While I’m able to make it through the first third without any construction woes, for all intents and purposes there are burn issues in the first third. As soon as I knock the ash off it appears the cigar is tunneling and some help is needed. I gather that if I knocked the ash off earlier, I probably would find myself relighting the cigar earlier. Nonetheless, the flavor gets more interesting with orange bitters, a toasty earth and some white pepper. The finish has a lot of acidity hanging on the back of the throat. Flavor picks up to medium-full, body is full and strength is medium.

A few more touch-ups happen in the final third of the Punch, which certainly doesn’t help the flavor. It’s getting earthier with each puff, though joined by some salted bread, a touch of black pepper and lemons. Fortunately, the retrohale still offers some complexity in the form of sugar cookies, white pepper and earthiness.

Final Notes

  • The Punch Sir John, a 2012 regional for Germany, is a mere 7mm  longer than the Regios de Punch, roughly a quarter of an inch.
  • The factory name of this vitola is Hermoso Especial, and this is the first time it has been used in the Habanos S.A. portfolio.
  • The word hermoso translates as beautiful, and it is one used in several factory names for Punch releases. The Punch Sir John is a Hermosos No.4, while the Punch 48 is the Hermosos No.3.
  • Yes, there is the Hermosos No.1 and Hermosos No.2, but neither has appeared in the Punch portfolio.
  • For as notable as the Punch brand is, we haven’t reviewed that many. This is also the first Punch Edición Limitada we’ve reviewed, which only means we didn’t review the Series D’Oro No.2
  • I’ve always found it interesting that despite the use of limitada in the name, Habanos S.A. doesn’t disclose production numbers for Edición Limitadas.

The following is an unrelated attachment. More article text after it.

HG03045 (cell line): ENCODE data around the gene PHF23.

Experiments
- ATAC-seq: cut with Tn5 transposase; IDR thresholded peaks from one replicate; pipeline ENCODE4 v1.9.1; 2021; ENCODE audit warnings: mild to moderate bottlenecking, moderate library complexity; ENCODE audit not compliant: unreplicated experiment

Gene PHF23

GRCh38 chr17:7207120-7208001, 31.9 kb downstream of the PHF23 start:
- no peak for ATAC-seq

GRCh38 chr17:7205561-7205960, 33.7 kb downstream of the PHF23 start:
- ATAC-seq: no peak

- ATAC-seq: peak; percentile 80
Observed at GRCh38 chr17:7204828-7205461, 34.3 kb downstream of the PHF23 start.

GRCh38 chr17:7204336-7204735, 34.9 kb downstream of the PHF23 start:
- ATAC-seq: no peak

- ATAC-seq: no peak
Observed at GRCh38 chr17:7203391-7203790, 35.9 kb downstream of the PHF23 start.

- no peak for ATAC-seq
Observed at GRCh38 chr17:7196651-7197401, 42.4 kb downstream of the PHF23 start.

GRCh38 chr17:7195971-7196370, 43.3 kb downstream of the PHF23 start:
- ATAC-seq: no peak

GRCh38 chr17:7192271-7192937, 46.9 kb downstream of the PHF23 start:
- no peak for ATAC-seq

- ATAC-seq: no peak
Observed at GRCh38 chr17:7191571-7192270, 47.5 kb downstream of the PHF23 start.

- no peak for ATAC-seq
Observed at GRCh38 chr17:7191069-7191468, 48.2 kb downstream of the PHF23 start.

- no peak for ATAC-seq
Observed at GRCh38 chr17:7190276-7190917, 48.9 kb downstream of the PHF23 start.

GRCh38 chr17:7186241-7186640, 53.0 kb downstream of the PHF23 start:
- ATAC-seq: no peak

• This year there is one Edición Limitada that got all the attention: the Cohiba Talismán.
  • All three samples felt a bit light in terms of weight, two of the three had significant tunneling issues. Those two things are definitely related.
  • The first cigar I smoked was far better than the other two. There were construction issues, but it was rather limited compared to the next two cigars.
  • We paid $20 per cigar, a bit less than the 510 Swiss Francs per box the cigar sells for in Switzerland. As always, prices will vary dramatically depending on the country.
  • Given that we purchased singles of this cigar, we were unable to get their corresponding box code.
  • If you’re planning on the 2018 releases, they are scheduled to be the Bolívar Soberanos (5 1/2 x 54), H.Upmann Propios (4 3/4 x 46), and Romeo y Julieta Tacos (6 3/5 x 49).
  • Cigars for this review were purchased by halfwheel.
  • Final smoking time was one hour and 40 minutes on average.
82 Overall Score

There's about no circumstance I see myself recommending the Punch Regios de Punch. The construction issues aren't something I see being solved by dryboxing or aging, and the flavor isn't great. While I don't smoke regular production Cubans on a daily basis, when I do, they are usually much better than this particular Edición Limitada.

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Charlie Minato
About the author

I am an editor and co-founder of halfwheel.com/Rueda Media, LLC. I previously co-founded and published TheCigarFeed, one of the two predecessors of halfwheel. I handle the editing of our written content, the majority of the technical aspects of the site and work with the rest of our staff on content management, business development and more. I’ve lived in most corners of the country and now entering my second stint in Dallas, Texas. I enjoy boxing, headphones, the Le Mans 24-hour, wearing sweatshirts year-round and gyros. echte liebe.